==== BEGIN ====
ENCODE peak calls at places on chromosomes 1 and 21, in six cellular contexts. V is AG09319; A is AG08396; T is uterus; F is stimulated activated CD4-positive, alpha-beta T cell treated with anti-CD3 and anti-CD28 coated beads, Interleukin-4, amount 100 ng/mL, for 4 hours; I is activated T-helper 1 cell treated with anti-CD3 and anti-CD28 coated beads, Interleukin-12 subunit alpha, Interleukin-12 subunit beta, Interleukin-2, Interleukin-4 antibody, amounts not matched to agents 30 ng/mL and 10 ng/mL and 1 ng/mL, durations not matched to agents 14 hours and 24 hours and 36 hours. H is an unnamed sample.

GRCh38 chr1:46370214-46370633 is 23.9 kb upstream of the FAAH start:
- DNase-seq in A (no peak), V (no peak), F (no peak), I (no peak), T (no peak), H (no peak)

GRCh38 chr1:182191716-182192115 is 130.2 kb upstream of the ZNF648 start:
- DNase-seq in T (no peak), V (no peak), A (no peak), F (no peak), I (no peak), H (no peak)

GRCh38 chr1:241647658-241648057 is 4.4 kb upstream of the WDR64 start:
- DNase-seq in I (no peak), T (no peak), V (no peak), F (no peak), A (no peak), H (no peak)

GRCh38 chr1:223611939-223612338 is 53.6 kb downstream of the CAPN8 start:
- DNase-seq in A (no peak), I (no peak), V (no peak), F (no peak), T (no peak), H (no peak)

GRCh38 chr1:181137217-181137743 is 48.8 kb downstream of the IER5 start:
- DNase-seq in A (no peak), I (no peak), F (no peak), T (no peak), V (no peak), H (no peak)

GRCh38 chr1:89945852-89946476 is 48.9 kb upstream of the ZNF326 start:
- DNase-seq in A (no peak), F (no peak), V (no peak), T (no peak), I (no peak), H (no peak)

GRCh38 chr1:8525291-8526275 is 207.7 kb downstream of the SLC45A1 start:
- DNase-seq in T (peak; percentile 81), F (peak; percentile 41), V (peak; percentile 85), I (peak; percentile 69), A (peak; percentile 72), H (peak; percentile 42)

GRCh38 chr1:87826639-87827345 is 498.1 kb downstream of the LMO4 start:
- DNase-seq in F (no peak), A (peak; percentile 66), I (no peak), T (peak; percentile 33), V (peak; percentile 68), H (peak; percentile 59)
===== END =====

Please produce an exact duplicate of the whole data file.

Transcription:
ENCODE peak calls at places on chromosomes 1 and 21, in six cellular contexts. V is AG09319; A is AG08396; T is uterus; F is stimulated activated CD4-positive, alpha-beta T cell treated with anti-CD3 and anti-CD28 coated beads, Interleukin-4, amount 100 ng/mL, for 4 hours; I is activated T-helper 1 cell treated with anti-CD3 and anti-CD28 coated beads, Interleukin-12 subunit alpha, Interleukin-12 subunit beta, Interleukin-2, Interleukin-4 antibody, amounts not matched to agents 30 ng/mL and 10 ng/mL and 1 ng/mL, durations not matched to agents 14 hours and 24 hours and 36 hours. H is an unnamed sample.

GRCh38 chr1:46370214-46370633 is 23.9 kb upstream of the FAAH start:
- DNase-seq in A (no peak), V (no peak), F (no peak), I (no peak), T (no peak), H (no peak)

GRCh38 chr1:182191716-182192115 is 130.2 kb upstream of the ZNF648 start:
- DNase-seq in T (no peak), V (no peak), A (no peak), F (no peak), I (no peak), H (no peak)

GRCh38 chr1:241647658-241648057 is 4.4 kb upstream of the WDR64 start:
- DNase-seq in I (no peak), T (no peak), V (no peak), F (no peak), A (no peak), H (no peak)

GRCh38 chr1:223611939-223612338 is 53.6 kb downstream of the CAPN8 start:
- DNase-seq in A (no peak), I (no peak), V (no peak), F (no peak), T (no peak), H (no peak)

GRCh38 chr1:181137217-181137743 is 48.8 kb downstream of the IER5 start:
- DNase-seq in A (no peak), I (no peak), F (no peak), T (no peak), V (no peak), H (no peak)

GRCh38 chr1:89945852-89946476 is 48.9 kb upstream of the ZNF326 start:
- DNase-seq in A (no peak), F (no peak), V (no peak), T (no peak), I (no peak), H (no peak)

GRCh38 chr1:8525291-8526275 is 207.7 kb downstream of the SLC45A1 start:
- DNase-seq in T (peak; percentile 81), F (peak; percentile 41), V (peak; percentile 85), I (peak; percentile 69), A (peak; percentile 72), H (peak; percentile 42)

GRCh38 chr1:87826639-87827345 is 498.1 kb downstream of the LMO4 start:
- DNase-seq in F (no peak), A (peak; percentile 66), I (no peak), T (peak; percentile 33), V (peak; percentile 68), H (peak; percentile 59)